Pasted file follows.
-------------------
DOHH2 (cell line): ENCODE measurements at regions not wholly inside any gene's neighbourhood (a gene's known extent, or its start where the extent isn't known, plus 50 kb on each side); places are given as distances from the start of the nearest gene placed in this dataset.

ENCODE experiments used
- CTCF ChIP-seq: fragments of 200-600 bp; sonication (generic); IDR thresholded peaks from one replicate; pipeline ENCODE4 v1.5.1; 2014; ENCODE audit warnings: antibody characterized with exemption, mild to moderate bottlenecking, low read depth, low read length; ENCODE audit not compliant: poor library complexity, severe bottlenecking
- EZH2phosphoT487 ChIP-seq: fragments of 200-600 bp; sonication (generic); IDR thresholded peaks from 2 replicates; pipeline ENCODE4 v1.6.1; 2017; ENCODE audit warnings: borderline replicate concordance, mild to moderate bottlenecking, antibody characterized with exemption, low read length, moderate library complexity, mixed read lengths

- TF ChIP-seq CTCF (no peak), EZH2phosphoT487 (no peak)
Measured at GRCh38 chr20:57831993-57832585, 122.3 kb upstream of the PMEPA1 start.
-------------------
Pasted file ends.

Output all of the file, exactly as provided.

DOHH2 (cell line): ENCODE measurements at regions not wholly inside any gene's neighbourhood (a gene's known extent, or its start where the extent isn't known, plus 50 kb on each side); places are given as distances from the start of the nearest gene placed in this dataset.

ENCODE experiments used
- CTCF ChIP-seq: fragments of 200-600 bp; sonication (generic); IDR thresholded peaks from one replicate; pipeline ENCODE4 v1.5.1; 2014; ENCODE audit warnings: antibody characterized with exemption, mild to moderate bottlenecking, low read depth, low read length; ENCODE audit not compliant: poor library complexity, severe bottlenecking
- EZH2phosphoT487 ChIP-seq: fragments of 200-600 bp; sonication (generic); IDR thresholded peaks from 2 replicates; pipeline ENCODE4 v1.6.1; 2017; ENCODE audit warnings: borderline replicate concordance, mild to moderate bottlenecking, antibody characterized with exemption, low read length, moderate library complexity, mixed read lengths

- TF ChIP-seq CTCF (no peak), EZH2phosphoT487 (no peak)
Measured at GRCh38 chr20:57831993-57832585, 122.3 kb upstream of the PMEPA1 start.